Finally the wind gave out altogether, though, and we reluctantly reached for the starter button. By this stage we were having to steer almost due south to make our waypoint at 27°W, so strong was the counter current. At our usual cruising RPM, which should give us a speed of six knots, we were down to just over three, sometimes less, and no sign of the southeasterly trades—it looked like it was going to be a long hot plod.
Later that day the wind finally filled in from the southeast at a good Force Four, presenting us with the dilemma of either bearing away close-hauled for the Equator and running the risk of crossing too far west, or continuing to butt into the wind and current for our waypoint. As I’m sure you’ll have guessed, it took all of five seconds to work that one out, and we were soon close-hauled on our way to the Equator, which we finally crossed the following evening just west of 28°W.
And that’s pretty much how we stayed for the next six days, hard on the wind with the hatches shut tight. By day the wind would head us a little, by night it would free off a fraction, and we simply followed it. We did consider stopping off at the island of Fernando De Noronha for New Year’s Day, but the swell was solid from the northeast, which would have made the anchorage there uncomfortable to say the least, so we decided to stick to our original plan and continue on to Salvador.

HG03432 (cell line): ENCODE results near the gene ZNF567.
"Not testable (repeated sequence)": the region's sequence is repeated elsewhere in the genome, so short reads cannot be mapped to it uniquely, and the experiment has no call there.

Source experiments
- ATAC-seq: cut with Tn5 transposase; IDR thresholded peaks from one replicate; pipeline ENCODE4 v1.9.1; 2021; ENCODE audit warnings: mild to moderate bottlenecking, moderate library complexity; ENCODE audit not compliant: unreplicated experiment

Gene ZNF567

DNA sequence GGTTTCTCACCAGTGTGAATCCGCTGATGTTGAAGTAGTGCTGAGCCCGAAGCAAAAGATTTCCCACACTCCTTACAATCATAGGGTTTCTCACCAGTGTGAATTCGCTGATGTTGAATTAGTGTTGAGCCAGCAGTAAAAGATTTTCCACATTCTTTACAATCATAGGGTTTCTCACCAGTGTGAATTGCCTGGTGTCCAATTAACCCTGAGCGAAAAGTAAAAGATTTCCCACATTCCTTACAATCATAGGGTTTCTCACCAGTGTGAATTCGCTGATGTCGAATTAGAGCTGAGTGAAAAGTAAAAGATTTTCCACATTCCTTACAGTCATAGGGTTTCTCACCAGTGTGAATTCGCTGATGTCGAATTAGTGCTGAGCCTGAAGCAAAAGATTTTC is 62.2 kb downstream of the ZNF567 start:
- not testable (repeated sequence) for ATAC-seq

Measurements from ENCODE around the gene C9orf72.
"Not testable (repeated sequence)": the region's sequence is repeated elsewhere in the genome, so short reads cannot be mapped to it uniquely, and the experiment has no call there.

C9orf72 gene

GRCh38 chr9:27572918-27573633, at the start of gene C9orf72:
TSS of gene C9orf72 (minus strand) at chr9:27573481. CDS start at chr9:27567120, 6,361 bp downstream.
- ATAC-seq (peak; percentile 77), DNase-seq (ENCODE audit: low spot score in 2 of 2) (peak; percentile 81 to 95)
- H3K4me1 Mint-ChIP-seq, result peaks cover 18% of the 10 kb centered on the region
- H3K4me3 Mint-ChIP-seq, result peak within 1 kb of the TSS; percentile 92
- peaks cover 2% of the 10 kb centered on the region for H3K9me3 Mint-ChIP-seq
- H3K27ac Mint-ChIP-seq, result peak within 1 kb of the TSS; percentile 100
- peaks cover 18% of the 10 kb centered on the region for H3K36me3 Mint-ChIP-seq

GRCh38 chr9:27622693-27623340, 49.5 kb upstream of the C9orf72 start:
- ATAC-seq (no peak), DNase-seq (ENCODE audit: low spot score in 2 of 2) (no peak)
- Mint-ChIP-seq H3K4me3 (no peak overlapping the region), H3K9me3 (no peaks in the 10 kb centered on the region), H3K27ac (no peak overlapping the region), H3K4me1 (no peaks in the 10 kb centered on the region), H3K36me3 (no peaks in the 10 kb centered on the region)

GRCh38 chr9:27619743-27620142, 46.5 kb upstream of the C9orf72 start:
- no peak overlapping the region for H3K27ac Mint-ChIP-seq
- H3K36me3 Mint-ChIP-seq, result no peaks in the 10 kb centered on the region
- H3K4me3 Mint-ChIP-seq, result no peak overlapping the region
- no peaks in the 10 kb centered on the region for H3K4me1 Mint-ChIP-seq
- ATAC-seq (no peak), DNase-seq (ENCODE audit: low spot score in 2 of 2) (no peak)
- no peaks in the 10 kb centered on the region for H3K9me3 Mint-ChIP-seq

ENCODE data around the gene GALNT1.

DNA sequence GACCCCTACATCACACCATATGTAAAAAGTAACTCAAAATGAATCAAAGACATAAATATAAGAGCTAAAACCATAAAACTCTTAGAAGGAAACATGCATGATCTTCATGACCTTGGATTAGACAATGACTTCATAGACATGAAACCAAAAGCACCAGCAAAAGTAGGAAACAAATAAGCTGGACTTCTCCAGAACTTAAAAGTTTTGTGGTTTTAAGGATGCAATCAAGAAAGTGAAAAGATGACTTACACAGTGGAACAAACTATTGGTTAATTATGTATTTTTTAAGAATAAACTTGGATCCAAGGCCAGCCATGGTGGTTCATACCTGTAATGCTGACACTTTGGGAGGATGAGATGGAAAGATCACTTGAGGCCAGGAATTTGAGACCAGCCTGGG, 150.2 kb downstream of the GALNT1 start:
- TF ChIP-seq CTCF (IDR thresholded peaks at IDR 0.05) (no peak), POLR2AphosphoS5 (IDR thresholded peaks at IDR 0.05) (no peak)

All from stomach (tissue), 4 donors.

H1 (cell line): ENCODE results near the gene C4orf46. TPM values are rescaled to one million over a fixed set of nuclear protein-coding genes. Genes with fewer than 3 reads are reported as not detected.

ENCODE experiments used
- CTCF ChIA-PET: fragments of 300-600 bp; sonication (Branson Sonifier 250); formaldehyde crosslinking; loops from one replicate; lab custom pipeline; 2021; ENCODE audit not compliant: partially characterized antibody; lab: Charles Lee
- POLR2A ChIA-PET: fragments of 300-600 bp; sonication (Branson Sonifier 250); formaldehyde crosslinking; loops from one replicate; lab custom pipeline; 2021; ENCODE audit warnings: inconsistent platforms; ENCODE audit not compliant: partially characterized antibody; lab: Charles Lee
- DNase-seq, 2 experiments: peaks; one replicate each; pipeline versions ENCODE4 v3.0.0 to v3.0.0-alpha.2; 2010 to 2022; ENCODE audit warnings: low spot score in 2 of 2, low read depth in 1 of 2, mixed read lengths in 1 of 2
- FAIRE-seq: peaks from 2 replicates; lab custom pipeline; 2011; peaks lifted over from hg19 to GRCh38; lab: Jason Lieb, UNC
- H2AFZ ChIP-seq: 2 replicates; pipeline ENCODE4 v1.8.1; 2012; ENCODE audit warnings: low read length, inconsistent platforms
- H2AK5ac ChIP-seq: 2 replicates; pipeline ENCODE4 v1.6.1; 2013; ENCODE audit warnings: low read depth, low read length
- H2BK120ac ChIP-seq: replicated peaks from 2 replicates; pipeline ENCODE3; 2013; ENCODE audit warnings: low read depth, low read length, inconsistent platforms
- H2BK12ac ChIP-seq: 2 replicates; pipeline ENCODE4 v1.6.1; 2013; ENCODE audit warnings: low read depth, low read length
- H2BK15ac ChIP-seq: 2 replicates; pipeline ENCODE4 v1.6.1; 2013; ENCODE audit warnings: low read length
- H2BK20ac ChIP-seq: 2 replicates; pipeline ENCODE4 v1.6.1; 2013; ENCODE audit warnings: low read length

What’s With the Weather, Though?
Every day the GRIBs looked a little more encouraging for the promised wind shift in our favour that would finally have allowed us to crack the sheets, speed up and gain a little comfort. But on the water we saw absolutely no sign of that, or the fabled southwest bound current down the coast—perhaps the weak northeasterly trades were to blame for that. It wasn’t until day thirteen of the passage that the wind finally went round to the east, and we were able to set the spinnaker for the first (and only) time.